Goldfish Bowls

Goldfish in a bowl
Getty Images / Muriel de Seze

Goldfish bowls are a staple at department stores as well as many pet shops. Ask anyone who had a goldfish as a kid and likely they kept it in a goldfish bowl. Google for Goldfish bowl photos and you’ll find thousands of them in a variety of shapes. Obviously Goldfish bowls must be the ideal home for a goldfish, right? Wrong!

Too Small

Goldfish bowls are far too small for even a single Goldfish. Although the Goldfish you buy at the store looks small, it's only a matter of time before it outgrows the Goldfish bowl. If properly cared for even a small Goldfish can easily grow to a half foot in length, and many will grow larger than that.
Furthermore, Goldfish bowls are too small to accommodate a filtration system, or equipment to circulate and aerate the water. As a result, the water will quickly become depleted of oxygen, and accumulate toxins that are dangerous to the fish. With such a small quantity of water, it doesn't take long to hit the danger zone.

Goldfish leaps to a empty tank
Phil Ashley / Getty Images

Too Much Waste
Goldfish are robust fish that produce more waste than similarly sized tropical fish, which presents a huge challenge in a Goldfish bowl. With no filter or beneficial bacterial colonies, the only way to remove waste and its by-products is to frequently change the water. And I do mean frequently, not just now and then.

Although water changes are good, performing them daily is stressful for the fish. Most owners tire of the constant work and tend to go longer and longer between water changes. If the fish appears healthy, the owner may let water changes slide for weeks or months. Under such circumstances it is likely that the fish will soon die from ammonia or nitrite poisoning. Even if the fish doesn’t die, it will become more susceptible to disease. No Goldfish kept in a Goldfish bowl lives as long or is as healthy as one kept in the properly-sized and filtered aquarium. Some tough Goldfish may survive in such circumstances for a few years, but that is far from a normal lifespan for a Goldfish, which can be thirty years or more!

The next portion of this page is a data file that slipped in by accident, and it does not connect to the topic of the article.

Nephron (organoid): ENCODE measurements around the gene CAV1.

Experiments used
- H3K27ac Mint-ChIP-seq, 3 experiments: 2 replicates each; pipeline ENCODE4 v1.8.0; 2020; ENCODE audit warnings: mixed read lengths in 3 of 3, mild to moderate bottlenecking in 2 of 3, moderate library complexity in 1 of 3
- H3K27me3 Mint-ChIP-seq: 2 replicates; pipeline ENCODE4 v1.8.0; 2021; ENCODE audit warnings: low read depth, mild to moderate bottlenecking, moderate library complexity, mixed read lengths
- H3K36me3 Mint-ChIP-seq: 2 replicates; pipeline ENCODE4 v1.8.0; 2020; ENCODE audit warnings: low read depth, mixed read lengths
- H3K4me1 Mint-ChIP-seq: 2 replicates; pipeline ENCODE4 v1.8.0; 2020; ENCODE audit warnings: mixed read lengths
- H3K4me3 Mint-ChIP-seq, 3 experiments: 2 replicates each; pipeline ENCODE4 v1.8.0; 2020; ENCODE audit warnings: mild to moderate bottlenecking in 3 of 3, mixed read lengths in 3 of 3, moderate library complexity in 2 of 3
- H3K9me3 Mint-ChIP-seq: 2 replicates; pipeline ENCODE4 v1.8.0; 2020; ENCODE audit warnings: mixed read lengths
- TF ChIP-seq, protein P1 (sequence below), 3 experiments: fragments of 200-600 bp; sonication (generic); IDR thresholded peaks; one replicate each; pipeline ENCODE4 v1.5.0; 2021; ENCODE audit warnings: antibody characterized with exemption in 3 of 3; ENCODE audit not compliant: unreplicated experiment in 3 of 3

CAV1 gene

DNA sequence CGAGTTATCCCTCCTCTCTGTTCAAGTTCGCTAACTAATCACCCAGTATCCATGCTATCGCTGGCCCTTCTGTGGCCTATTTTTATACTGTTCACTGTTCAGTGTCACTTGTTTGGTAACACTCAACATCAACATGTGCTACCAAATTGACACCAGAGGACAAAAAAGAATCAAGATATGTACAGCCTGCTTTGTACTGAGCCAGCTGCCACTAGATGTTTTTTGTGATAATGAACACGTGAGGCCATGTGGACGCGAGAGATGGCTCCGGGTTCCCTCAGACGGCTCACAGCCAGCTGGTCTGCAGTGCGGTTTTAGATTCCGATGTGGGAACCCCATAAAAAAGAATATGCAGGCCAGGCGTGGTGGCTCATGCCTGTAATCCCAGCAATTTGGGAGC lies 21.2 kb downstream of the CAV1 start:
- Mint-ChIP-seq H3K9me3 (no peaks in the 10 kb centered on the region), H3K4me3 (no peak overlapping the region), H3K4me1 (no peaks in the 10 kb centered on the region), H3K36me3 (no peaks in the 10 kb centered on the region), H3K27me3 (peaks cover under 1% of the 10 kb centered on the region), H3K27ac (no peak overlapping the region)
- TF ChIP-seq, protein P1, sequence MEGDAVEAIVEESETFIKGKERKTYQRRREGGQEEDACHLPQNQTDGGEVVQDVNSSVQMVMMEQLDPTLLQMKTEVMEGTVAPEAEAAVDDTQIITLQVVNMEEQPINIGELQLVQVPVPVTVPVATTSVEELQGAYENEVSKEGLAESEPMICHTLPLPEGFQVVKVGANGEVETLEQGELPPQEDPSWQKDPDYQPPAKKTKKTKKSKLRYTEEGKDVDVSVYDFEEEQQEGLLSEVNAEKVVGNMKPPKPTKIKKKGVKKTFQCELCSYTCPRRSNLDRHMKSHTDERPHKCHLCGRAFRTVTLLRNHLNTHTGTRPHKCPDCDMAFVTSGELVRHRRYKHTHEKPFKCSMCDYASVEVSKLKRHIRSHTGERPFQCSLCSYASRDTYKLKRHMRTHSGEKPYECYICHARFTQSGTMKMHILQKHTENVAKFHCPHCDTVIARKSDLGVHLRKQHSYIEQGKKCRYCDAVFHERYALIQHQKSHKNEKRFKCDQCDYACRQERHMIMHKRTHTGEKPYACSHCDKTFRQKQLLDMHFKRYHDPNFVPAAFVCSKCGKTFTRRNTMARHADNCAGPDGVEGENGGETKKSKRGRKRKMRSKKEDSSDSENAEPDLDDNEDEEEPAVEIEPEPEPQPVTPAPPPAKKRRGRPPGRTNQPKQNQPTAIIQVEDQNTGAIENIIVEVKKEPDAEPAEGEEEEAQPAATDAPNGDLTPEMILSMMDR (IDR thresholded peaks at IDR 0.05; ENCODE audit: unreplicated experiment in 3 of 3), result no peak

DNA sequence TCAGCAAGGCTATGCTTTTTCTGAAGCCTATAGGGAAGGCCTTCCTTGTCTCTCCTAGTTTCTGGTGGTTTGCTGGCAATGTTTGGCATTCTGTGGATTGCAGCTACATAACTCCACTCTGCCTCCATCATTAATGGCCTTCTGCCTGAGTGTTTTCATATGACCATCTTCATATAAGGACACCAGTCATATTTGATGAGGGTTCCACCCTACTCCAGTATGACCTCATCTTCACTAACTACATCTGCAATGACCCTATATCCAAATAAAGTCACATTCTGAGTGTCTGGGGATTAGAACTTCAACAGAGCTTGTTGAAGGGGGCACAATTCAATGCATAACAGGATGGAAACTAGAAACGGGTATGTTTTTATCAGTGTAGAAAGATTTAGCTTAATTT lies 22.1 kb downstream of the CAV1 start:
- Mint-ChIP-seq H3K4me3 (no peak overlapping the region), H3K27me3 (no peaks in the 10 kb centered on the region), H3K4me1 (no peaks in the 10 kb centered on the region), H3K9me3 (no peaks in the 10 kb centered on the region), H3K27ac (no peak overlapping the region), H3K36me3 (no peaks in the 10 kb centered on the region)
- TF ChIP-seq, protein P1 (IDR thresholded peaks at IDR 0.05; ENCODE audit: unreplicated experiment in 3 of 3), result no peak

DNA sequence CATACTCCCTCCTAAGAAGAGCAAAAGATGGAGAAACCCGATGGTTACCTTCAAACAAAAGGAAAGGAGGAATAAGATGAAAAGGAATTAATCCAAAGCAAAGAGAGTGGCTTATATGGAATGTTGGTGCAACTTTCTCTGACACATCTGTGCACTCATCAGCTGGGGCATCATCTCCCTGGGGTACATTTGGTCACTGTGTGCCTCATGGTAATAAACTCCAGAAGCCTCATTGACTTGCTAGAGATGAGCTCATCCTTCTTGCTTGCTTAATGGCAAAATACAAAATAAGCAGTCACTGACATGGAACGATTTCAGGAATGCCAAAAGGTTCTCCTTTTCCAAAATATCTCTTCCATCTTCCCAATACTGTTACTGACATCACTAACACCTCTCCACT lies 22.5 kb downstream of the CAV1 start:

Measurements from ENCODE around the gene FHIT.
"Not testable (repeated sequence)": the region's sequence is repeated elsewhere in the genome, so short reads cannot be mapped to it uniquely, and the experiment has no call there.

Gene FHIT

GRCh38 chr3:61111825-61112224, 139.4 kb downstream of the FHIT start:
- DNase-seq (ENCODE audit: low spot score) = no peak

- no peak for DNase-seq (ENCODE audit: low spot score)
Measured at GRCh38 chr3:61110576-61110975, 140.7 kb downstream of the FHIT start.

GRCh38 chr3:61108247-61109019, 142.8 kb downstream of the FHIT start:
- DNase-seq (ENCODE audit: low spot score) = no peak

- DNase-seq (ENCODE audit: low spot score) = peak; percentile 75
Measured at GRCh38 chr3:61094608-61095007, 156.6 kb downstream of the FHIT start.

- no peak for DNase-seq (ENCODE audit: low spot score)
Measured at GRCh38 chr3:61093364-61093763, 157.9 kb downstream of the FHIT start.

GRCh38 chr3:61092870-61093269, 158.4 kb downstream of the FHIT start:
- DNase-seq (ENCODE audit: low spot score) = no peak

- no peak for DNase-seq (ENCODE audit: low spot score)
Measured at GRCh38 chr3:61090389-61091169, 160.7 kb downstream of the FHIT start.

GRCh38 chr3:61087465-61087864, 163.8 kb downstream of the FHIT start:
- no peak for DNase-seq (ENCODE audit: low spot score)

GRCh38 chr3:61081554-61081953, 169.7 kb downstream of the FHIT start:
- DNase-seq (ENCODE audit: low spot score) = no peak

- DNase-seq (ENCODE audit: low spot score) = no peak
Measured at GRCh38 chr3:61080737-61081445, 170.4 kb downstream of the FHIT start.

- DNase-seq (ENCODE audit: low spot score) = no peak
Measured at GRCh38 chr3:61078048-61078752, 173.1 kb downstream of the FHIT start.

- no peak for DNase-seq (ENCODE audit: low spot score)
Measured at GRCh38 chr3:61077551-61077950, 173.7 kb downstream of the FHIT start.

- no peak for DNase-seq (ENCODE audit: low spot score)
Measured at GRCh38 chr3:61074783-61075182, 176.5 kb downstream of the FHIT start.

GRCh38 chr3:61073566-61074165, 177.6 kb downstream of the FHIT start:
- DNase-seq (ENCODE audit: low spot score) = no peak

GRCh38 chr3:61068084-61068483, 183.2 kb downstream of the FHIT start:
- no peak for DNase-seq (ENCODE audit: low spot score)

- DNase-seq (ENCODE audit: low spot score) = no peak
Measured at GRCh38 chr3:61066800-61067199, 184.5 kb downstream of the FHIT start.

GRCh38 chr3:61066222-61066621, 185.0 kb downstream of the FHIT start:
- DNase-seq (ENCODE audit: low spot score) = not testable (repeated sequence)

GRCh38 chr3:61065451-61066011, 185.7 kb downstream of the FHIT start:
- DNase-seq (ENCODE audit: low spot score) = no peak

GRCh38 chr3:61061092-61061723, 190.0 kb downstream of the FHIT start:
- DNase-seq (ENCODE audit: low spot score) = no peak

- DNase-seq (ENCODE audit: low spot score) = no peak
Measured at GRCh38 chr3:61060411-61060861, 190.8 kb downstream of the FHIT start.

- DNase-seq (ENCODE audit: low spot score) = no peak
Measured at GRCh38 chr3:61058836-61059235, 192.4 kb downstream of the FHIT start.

What Goldfish Need
Goldfish should be kept in an aquarium that is equipped with a filter. The tank should be large enough to accommodate an adult Goldfish, which can be anywhere from a half a foot to well over a foot in length. Steer clear of mini aquariums, even if they show a photo of Goldfish on the front. That photo is simply marketing, and not a true endorsement of the tank.

The smallest size tank to consider for a Goldfish is twenty gallons. If you want to keep several, you’ll need a larger tank. Filtration is a must, and should have a water flow of at least four times the tank size, in gallons per hour. For example, a twenty gallon tank should have a filter with a minimum capacity of 80 gallons per hour (gph). In this case more is better, so don’t hesitate to get a more powerful filter.

A heater is not needed, as Goldfish prefer cooler water. However, it’s wise to equip the aquarium with a thermometer so you can monitor the water temperature. As water temperature rises, the amount of dissolved oxygen drops, which can prove harmful, or lethal, to your Goldfish. Live plants help remove wastes, so if possible, decorate your aquarium with live plants rather than using artificial plants.

With a proper size aquarium, good filtration and care, your Goldfish can live for decades. Do them a favor and just say "no" to the Goldfish bowl.

Goldfish (Carassius auratus) swimming in large rectangular fish tank
Max Gibbs / Getty Images
Article Sources
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  1. Aquarium Water Quality: Nitrogen Cycle. Florida Department of Agriculture and Consumer Services.

  2. Aquarium Water Quality: Temperature. Florida Department of Agriculture and Consumer Services.